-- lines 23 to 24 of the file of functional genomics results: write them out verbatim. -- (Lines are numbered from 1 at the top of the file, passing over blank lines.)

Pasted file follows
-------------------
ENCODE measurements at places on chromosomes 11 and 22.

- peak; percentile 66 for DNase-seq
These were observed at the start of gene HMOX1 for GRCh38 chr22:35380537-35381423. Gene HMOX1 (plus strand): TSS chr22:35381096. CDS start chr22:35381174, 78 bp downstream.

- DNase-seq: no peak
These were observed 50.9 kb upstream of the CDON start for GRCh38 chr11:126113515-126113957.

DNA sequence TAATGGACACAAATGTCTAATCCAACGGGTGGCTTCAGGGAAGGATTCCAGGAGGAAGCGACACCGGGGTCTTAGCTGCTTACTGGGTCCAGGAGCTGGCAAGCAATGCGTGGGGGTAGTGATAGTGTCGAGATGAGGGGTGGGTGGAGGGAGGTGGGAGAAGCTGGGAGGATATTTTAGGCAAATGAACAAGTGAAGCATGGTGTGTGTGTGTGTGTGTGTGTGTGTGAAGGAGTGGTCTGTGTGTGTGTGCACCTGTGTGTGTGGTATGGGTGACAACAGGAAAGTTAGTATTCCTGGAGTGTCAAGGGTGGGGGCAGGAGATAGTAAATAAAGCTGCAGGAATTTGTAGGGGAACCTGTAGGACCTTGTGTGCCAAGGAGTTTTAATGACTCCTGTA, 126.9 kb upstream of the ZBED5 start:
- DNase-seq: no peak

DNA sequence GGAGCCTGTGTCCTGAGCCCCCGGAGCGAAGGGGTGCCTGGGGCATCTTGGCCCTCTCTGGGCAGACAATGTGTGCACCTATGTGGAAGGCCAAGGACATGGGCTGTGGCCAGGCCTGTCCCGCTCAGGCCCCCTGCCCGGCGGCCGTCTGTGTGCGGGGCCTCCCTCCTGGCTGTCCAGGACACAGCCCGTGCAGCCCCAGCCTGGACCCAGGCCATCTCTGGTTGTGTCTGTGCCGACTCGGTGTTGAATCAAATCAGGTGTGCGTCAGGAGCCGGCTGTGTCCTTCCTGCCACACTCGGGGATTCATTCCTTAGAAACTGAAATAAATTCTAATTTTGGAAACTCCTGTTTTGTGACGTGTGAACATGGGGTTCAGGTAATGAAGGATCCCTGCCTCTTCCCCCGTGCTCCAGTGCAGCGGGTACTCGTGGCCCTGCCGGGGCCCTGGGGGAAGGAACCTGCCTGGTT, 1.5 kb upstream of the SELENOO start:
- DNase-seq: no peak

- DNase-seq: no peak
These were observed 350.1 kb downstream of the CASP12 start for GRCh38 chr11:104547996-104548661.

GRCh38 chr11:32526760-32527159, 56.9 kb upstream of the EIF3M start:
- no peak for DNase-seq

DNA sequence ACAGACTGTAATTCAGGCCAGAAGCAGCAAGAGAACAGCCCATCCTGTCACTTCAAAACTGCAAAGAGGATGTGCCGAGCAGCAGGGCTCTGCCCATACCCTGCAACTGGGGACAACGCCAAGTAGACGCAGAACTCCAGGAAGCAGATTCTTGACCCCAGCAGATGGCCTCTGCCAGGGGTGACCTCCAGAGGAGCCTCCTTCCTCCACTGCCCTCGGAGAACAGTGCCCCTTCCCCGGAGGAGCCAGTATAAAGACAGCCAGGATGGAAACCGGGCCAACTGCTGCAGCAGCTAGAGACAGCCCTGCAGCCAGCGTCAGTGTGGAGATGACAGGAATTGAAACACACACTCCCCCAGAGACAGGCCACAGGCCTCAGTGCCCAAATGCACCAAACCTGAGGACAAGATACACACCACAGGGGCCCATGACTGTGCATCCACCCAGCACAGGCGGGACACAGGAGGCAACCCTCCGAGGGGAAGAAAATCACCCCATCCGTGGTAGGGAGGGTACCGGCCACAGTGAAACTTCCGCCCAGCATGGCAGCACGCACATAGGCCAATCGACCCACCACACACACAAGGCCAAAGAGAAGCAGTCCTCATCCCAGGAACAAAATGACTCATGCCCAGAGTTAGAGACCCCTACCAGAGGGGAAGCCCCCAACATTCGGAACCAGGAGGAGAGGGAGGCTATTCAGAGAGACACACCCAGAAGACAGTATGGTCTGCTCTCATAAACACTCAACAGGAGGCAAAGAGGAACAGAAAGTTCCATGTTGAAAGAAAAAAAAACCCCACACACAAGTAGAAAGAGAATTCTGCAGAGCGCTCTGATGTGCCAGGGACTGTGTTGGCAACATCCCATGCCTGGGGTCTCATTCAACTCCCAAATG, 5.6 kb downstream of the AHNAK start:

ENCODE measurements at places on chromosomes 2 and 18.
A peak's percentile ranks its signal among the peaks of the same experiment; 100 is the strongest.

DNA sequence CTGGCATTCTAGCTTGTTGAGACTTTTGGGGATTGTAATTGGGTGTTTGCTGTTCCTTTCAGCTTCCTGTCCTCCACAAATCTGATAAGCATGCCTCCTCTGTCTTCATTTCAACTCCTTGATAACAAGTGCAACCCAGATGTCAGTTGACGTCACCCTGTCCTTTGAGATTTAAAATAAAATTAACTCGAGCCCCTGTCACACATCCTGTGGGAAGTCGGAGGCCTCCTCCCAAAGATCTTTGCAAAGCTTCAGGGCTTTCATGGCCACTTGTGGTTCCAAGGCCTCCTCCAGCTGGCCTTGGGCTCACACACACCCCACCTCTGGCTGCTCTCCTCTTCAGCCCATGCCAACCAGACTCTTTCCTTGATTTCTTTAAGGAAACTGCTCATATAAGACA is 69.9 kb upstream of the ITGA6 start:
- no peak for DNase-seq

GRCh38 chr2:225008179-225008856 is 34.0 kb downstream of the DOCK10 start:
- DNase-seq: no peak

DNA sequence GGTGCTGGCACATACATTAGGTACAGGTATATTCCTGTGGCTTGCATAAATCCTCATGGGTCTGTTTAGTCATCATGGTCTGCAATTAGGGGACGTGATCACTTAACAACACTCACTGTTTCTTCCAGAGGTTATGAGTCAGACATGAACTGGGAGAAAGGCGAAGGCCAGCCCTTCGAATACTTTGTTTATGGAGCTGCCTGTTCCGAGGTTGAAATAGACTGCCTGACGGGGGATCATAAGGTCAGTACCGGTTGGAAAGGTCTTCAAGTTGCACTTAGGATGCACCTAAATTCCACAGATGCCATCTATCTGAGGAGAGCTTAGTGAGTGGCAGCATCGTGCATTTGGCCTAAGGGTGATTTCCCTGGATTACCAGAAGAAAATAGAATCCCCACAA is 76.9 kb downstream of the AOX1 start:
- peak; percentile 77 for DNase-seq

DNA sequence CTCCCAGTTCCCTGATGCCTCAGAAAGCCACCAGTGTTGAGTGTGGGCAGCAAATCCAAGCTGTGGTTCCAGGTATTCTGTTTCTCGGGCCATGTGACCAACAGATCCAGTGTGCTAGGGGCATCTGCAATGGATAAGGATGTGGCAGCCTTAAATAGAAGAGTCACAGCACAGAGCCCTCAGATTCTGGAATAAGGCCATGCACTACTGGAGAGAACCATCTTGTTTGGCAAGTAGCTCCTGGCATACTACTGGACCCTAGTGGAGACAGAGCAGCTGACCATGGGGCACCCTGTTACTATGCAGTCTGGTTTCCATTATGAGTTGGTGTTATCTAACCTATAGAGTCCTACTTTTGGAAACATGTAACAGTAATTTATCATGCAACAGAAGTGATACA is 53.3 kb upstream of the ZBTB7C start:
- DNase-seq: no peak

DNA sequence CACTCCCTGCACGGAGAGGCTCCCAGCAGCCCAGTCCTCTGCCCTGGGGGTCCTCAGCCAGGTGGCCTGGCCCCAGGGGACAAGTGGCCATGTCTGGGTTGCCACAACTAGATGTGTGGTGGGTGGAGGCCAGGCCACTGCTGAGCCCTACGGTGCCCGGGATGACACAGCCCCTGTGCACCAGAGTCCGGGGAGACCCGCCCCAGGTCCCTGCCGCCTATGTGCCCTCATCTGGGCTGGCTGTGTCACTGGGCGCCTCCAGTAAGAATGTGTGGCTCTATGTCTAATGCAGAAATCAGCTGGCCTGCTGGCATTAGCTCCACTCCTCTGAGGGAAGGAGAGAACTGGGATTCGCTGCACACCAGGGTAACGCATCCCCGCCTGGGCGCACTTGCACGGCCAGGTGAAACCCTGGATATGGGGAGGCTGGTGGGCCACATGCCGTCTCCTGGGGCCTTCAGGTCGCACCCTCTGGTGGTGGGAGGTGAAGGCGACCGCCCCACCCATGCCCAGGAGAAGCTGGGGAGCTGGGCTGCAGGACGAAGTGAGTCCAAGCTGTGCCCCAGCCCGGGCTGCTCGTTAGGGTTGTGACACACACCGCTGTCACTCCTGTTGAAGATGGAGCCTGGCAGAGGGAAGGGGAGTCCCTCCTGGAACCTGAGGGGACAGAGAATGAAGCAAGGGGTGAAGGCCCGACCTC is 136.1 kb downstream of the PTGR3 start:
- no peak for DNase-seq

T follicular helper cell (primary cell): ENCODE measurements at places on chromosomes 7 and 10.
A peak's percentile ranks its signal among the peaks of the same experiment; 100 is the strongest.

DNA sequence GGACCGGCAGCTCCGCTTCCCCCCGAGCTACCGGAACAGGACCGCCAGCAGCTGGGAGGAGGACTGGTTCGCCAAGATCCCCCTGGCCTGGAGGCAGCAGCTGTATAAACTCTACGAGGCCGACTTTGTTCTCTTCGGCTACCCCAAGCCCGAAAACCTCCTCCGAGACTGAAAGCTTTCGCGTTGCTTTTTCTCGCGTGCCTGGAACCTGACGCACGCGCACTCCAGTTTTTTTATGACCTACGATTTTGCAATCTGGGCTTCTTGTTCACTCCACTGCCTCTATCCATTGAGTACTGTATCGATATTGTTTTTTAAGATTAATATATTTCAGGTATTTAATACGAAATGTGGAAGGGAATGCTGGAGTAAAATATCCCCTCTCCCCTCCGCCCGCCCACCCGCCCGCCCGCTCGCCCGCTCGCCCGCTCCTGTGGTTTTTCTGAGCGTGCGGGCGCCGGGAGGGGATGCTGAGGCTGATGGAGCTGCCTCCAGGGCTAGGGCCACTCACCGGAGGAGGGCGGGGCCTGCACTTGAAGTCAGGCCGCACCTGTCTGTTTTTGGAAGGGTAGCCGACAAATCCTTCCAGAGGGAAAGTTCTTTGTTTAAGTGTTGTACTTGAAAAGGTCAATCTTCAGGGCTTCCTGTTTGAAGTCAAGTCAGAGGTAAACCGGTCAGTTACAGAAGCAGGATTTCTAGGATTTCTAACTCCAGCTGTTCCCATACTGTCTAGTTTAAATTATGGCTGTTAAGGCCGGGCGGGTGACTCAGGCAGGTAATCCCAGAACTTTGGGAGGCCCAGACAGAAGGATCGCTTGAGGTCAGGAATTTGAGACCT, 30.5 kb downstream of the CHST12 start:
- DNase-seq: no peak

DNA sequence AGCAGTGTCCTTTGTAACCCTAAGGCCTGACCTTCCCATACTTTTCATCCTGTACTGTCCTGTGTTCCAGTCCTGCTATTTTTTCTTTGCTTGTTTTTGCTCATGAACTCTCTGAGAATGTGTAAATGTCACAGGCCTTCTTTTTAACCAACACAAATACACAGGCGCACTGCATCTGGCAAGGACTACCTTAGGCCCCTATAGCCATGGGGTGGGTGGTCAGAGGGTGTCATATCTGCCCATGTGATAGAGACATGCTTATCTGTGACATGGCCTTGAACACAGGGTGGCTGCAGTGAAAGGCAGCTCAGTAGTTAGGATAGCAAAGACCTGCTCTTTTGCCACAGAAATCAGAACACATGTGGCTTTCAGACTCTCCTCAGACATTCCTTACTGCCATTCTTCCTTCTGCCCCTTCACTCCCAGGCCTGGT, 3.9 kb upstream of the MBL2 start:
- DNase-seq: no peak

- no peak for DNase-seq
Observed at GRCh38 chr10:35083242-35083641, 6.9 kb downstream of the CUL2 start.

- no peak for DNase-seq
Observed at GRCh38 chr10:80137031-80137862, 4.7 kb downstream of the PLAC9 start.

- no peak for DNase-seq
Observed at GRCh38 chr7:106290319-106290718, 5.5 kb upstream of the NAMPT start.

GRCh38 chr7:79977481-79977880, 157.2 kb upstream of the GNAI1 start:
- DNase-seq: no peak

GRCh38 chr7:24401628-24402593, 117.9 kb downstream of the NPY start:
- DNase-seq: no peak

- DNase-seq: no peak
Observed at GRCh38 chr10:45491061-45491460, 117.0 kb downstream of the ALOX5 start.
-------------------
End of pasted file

DNA sequence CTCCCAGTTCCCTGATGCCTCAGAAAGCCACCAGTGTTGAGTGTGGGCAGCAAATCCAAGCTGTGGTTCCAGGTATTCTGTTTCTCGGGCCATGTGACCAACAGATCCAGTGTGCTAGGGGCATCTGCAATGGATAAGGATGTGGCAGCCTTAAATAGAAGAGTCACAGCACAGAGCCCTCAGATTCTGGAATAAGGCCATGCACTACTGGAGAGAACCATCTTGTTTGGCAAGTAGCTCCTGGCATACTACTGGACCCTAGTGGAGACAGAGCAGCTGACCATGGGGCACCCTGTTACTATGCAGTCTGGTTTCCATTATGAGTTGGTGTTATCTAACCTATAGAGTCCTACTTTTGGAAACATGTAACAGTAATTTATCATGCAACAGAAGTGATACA is 53.3 kb upstream of the ZBTB7C start:
- DNase-seq: no peak